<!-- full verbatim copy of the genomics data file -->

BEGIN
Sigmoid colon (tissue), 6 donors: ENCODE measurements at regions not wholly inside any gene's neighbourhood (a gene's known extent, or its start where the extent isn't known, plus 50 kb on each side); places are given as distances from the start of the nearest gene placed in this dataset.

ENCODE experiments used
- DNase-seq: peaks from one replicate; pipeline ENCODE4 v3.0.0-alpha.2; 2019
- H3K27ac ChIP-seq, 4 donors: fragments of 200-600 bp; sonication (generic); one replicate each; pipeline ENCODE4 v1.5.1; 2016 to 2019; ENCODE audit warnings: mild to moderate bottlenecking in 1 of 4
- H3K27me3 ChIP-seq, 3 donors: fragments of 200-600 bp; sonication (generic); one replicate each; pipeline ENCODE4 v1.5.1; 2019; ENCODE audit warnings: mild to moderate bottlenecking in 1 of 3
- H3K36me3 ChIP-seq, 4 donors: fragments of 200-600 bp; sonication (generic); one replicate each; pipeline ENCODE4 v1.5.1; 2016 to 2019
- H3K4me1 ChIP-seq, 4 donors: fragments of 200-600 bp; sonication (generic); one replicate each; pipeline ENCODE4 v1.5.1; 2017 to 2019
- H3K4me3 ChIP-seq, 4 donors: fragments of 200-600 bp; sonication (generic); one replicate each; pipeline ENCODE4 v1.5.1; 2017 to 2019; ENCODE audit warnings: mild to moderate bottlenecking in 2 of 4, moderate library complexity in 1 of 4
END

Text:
Sigmoid colon (tissue), 6 donors: ENCODE measurements at regions not wholly inside any gene's neighbourhood (a gene's known extent, or its start where the extent isn't known, plus 50 kb on each side); places are given as distances from the start of the nearest gene placed in this dataset.

ENCODE experiments used
- DNase-seq: peaks from one replicate; pipeline ENCODE4 v3.0.0-alpha.2; 2019
- H3K27ac ChIP-seq, 4 donors: fragments of 200-600 bp; sonication (generic); one replicate each; pipeline ENCODE4 v1.5.1; 2016 to 2019; ENCODE audit warnings: mild to moderate bottlenecking in 1 of 4
- H3K27me3 ChIP-seq, 3 donors: fragments of 200-600 bp; sonication (generic); one replicate each; pipeline ENCODE4 v1.5.1; 2019; ENCODE audit warnings: mild to moderate bottlenecking in 1 of 3
- H3K36me3 ChIP-seq, 4 donors: fragments of 200-600 bp; sonication (generic); one replicate each; pipeline ENCODE4 v1.5.1; 2016 to 2019
- H3K4me1 ChIP-seq, 4 donors: fragments of 200-600 bp; sonication (generic); one replicate each; pipeline ENCODE4 v1.5.1; 2017 to 2019
- H3K4me3 ChIP-seq, 4 donors: fragments of 200-600 bp; sonication (generic); one replicate each; pipeline ENCODE4 v1.5.1; 2017 to 2019; ENCODE audit warnings: mild to moderate bottlenecking in 2 of 4, moderate library complexity in 1 of 4